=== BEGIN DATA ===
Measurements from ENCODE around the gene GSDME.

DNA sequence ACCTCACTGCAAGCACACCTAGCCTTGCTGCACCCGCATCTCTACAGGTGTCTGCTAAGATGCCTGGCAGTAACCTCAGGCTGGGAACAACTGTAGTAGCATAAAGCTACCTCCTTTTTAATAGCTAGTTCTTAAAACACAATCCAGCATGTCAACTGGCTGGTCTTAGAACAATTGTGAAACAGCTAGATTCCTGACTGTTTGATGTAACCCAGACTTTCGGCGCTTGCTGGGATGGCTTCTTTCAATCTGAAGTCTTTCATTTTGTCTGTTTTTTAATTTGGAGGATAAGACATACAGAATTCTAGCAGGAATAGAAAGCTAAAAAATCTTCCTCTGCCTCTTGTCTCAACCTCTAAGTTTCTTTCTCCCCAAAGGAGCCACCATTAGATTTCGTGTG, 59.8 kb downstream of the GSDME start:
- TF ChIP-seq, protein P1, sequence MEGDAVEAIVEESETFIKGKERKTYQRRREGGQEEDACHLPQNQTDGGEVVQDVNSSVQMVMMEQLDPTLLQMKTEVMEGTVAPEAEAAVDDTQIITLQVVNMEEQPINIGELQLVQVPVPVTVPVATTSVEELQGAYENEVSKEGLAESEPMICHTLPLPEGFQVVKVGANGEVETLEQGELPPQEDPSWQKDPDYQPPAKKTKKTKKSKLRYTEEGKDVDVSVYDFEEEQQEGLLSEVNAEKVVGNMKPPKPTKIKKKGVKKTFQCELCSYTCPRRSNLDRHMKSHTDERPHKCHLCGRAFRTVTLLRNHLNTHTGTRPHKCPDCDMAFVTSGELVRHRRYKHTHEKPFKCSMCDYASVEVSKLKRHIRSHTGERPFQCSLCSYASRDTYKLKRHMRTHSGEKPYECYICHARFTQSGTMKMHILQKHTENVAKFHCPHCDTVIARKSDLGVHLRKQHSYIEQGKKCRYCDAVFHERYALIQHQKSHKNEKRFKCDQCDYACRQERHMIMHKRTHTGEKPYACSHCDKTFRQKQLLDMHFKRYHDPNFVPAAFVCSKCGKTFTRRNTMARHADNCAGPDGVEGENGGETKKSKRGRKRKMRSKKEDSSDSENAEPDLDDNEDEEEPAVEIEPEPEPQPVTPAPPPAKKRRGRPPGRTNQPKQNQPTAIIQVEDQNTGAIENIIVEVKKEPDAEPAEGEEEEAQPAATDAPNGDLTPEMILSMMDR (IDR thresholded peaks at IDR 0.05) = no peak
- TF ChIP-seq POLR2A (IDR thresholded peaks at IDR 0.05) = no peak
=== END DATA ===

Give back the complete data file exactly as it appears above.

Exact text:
Measurements from ENCODE around the gene GSDME.

DNA sequence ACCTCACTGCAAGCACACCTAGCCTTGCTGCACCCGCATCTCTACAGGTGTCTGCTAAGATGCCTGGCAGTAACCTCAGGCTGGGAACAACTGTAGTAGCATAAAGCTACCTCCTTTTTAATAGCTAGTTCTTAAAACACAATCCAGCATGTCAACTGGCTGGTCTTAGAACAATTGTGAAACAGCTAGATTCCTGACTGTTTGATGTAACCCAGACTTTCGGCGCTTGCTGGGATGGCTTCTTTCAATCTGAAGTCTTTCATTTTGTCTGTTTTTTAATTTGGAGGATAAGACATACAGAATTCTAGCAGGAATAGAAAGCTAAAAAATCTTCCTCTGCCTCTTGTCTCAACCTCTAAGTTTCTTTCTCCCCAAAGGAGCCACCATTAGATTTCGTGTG, 59.8 kb downstream of the GSDME start:
- TF ChIP-seq, protein P1, sequence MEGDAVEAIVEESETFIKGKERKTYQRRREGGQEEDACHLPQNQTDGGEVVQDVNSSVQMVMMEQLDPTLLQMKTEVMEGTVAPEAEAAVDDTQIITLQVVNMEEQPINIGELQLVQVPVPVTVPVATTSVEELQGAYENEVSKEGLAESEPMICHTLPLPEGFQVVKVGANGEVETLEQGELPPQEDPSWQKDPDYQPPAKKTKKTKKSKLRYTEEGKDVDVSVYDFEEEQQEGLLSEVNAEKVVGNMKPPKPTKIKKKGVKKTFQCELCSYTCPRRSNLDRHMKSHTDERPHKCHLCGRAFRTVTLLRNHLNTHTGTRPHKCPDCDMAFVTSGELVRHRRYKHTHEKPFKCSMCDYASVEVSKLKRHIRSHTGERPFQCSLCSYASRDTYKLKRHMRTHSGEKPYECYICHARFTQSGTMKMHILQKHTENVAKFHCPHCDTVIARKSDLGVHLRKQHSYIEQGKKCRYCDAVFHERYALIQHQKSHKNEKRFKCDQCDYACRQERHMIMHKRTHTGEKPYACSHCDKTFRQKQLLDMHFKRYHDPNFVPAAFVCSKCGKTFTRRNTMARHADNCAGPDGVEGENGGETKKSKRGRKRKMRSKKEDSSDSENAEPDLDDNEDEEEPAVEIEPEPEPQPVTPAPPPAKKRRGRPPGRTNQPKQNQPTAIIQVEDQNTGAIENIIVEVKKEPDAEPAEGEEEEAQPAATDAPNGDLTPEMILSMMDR (IDR thresholded peaks at IDR 0.05) = no peak
- TF ChIP-seq POLR2A (IDR thresholded peaks at IDR 0.05) = no peak